New Formula for Distance Education

New Formula for Distance Education

This month, Black college officials attending the annual National Association for Equal Opportunity in Higher Education conference learned of an initiative designed to help their schools become more competitive in online distance education.
The founding partners of the Historically Black Cyber College Consortium (HBC3) decided to unveil their nonprofit organization at NAFEO because “Distance learning is sorely needed on our campuses,” says William A. Allen, president of HBC3 and a former senior executive of the United Negro College Fund.
Spurred partially by competition from for-profit organizations, American higher education is in a high stakes race to deliver education programs via the Internet. The push by colleges and universities to create online distance education courses has propelled schools to spend millions of dollars upgrading their computing facilities and networks, and training faculty to use the Internet as a teaching tool. It is estimated that two-thirds of the nation’s 3,200 accredited four-year higher education institutions have faculty who supplement their teaching with full web-based course materials and have online credit programs.
A number of experts say this drive by colleges and universities is leading to yet another “digital divide,” this one shaping up between schools wealthy enough to develop a distance learning infrastructure and the not-so-wealthy schools that are struggling to accommodate and finance distance learning capabilities.
The belief that many of the nation’s 118 historically Black institutions fell in the latter category led James Mitchell, president of the consortium’s technology partner — Baltimore-based AlphaOmega InfoSystems — to approach Allen about assessing these schools’ distance learning infrastructure. The consortium grew out of their discussions and a survey of Black colleges confirmed what they had suspected.
“Less than 5 percent of historically Black institutions have faculty providing full Web-based supplements with their courses,” Mitchell says, citing the findings of the HBC3  survey.
To assist historically Black institutions with becoming proficient in online distance  education, HBC3 is launching an Internet gateway, or a comprehensive Web site, that will initially provide online training materials for faculty and students at schools that join the consortium. For an annual fee  — which is based on a school’s enrollment — students, faculty and administrators at member institutions will have access to the HBC3 Web site, and faculty members can get online technical assistance with developing courses online.
To allow access to the tutorials and training material provided by HBC3, institutions will pay a nominal fee for each registered user at that particular institution. Fees for access to the HBC3 online libraries will be charged in addition to the annual fee, which for the 2000-01 academic year will range from $2,500 to $9,500, Mitchell says.
While addressing faculty needs is the primary feature of the site, HBC3 also will offer tutorials that will attract students such as instruction on using popular software packages, programming languages and other commercially available software-based training tools.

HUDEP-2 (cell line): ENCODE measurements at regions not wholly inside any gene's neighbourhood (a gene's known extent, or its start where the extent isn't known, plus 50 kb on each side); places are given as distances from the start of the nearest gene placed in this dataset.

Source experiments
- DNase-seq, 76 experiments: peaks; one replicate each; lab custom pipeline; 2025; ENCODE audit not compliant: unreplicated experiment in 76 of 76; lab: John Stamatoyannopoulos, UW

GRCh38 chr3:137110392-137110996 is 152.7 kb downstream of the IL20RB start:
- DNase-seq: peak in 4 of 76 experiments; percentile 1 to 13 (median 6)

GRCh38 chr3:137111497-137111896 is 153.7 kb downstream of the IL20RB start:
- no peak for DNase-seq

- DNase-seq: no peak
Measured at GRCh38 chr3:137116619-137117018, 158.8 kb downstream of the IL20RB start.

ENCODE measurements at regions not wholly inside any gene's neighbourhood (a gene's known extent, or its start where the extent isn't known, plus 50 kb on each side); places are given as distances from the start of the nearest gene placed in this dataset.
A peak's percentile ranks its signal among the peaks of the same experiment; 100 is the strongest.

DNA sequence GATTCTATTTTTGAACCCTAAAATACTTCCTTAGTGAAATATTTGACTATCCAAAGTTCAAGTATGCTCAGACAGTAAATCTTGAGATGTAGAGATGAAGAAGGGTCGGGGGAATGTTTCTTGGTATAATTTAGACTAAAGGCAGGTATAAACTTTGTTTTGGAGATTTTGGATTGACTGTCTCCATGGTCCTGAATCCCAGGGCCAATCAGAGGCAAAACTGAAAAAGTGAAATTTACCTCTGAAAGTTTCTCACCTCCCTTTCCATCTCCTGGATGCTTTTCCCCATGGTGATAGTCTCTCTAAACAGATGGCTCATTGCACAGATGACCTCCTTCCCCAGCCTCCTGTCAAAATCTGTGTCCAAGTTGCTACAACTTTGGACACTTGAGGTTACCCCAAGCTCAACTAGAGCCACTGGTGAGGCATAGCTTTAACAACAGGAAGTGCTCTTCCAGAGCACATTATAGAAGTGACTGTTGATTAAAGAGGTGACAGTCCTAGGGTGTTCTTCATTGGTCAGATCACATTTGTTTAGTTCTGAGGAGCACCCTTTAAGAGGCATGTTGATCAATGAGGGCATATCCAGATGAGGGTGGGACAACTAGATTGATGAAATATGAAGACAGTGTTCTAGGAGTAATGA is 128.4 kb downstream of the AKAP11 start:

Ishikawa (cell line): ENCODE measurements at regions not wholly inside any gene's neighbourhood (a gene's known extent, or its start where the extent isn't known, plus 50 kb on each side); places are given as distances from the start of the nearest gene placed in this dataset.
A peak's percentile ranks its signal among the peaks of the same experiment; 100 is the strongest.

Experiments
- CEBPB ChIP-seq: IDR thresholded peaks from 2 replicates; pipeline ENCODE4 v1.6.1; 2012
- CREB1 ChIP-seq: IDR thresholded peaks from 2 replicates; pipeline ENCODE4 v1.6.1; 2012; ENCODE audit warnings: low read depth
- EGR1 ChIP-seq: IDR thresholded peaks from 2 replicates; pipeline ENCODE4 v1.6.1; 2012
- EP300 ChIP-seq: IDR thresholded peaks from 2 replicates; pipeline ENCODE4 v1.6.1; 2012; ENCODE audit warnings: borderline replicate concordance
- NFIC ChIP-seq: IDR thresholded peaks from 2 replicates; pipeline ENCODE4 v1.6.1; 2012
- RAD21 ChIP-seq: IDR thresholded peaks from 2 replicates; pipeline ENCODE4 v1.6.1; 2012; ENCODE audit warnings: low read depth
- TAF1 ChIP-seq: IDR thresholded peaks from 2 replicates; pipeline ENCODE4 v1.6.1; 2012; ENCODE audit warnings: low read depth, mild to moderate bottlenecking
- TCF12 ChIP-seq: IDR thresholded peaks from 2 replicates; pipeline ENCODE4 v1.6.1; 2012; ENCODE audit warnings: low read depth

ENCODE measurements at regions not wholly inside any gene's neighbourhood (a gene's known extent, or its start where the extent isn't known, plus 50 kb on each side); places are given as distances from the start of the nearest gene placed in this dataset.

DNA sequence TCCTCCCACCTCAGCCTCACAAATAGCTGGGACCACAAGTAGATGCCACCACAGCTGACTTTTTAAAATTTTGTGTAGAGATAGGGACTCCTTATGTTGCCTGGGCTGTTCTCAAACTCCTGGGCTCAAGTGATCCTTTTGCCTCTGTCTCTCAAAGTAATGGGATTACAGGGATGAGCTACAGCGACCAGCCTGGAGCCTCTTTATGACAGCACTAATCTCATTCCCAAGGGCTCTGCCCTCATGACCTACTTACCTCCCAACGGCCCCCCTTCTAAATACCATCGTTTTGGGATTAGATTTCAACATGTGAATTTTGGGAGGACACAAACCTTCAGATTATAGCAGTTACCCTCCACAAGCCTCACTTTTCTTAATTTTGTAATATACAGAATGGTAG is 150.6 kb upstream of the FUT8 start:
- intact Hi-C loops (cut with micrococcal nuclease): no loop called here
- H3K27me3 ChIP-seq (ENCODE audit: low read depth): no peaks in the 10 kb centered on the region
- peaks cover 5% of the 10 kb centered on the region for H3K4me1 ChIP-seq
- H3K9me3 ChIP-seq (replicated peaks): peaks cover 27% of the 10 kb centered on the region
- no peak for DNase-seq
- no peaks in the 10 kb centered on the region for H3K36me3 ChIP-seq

Renowned distance education companies such as Blackboard and WebCT are among those that will contribute to the site’s offerings, Mitchell says, adding that consortium members will benefit from discounts on services from these partnering vendors.
“The key to making distance education over the Internet work is faculty,” Mitchell says. “That’s really the crux of this challenge. How do we get faculty to adopt and embrace [online distance education is the question we want to answer]?”
Over time, the HBC3 partners hope the gateway will become popular with working adults, high school students and community college students across the country. The gateway would also allow a student at any four-year campus to take courses from a historically Black institution. HBC3 officials expect the gateway to have great appeal to African Americans, who have an interest in historically Black institutions and want to take advantage of an online program.
“It’s a smart idea as long as [HBC3  has] clear goals and objectives,” says Mark S. Hall, CEO and co-founder of ED-X.com, an international marketing firm that assists organizations seeking to market their online education programs. Hall notes that distance education consortiums under the California higher education system and the Western Governors’ Association have floundered because each lacked clear goals and failed to resolve key funding and governance questions.
Mitchell says he envisions a time when all 118 HBCUs will be able to offer distance learning courses from their individual campus networks, but adds that lack of support staffing, lack of a sophisticated computing infrastructure, and faculty inexperience and resistance represent key hurdles for many institutions.
“Our schools will be left behind if we don’t get them into online distance education,” Allen says.      



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